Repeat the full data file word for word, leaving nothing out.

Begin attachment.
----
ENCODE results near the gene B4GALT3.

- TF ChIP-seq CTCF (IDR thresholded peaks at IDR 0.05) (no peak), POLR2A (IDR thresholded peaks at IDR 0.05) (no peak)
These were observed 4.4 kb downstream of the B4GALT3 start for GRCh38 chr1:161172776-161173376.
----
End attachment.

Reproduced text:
ENCODE results near the gene B4GALT3.

- TF ChIP-seq CTCF (IDR thresholded peaks at IDR 0.05) (no peak), POLR2A (IDR thresholded peaks at IDR 0.05) (no peak)
These were observed 4.4 kb downstream of the B4GALT3 start for GRCh38 chr1:161172776-161173376.